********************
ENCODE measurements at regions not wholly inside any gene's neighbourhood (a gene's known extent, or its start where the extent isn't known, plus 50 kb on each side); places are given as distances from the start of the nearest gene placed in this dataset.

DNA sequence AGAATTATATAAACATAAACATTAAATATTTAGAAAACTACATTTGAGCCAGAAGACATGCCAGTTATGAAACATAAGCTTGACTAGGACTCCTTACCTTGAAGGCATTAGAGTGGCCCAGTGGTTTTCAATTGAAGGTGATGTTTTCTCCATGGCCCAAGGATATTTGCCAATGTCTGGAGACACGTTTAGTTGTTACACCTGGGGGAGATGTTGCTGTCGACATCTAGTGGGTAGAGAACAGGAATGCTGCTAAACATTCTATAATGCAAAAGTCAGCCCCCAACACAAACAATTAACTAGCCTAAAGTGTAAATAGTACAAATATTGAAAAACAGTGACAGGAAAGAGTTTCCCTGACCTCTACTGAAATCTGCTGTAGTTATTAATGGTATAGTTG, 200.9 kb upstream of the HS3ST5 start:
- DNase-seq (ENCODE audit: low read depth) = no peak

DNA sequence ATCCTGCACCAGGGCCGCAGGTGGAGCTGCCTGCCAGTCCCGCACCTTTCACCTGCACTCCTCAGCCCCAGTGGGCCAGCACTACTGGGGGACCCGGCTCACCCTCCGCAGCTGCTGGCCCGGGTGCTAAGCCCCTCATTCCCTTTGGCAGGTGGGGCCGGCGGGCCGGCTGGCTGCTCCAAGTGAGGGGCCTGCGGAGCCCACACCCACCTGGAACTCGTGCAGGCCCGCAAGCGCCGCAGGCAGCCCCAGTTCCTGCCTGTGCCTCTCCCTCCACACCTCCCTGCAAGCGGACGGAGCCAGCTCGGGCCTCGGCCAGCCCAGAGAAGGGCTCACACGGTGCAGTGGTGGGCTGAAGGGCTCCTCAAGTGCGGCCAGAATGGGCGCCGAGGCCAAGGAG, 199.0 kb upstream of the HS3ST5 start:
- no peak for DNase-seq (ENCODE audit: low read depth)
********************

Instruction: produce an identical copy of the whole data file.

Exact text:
ENCODE measurements at regions not wholly inside any gene's neighbourhood (a gene's known extent, or its start where the extent isn't known, plus 50 kb on each side); places are given as distances from the start of the nearest gene placed in this dataset.

DNA sequence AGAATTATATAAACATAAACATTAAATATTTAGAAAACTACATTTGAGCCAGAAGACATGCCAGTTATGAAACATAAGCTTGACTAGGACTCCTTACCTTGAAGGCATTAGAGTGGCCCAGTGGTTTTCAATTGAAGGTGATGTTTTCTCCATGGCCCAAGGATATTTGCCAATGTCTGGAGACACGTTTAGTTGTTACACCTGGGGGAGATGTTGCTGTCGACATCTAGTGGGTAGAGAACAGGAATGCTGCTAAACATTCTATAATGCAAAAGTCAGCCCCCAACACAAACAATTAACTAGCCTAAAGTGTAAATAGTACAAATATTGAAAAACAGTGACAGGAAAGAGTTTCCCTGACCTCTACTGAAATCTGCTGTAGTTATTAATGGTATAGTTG, 200.9 kb upstream of the HS3ST5 start:
- DNase-seq (ENCODE audit: low read depth) = no peak

DNA sequence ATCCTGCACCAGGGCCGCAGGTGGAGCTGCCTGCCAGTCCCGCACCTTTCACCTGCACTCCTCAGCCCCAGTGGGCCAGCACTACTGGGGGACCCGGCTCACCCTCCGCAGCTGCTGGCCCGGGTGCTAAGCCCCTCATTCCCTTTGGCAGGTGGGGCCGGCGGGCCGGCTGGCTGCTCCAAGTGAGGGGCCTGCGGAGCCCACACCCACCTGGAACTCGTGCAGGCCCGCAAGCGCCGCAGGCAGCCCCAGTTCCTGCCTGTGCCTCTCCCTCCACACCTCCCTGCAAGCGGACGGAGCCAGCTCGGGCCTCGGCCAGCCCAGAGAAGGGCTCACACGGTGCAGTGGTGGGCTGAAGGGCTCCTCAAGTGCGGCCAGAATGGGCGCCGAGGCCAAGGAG, 199.0 kb upstream of the HS3ST5 start:
- no peak for DNase-seq (ENCODE audit: low read depth)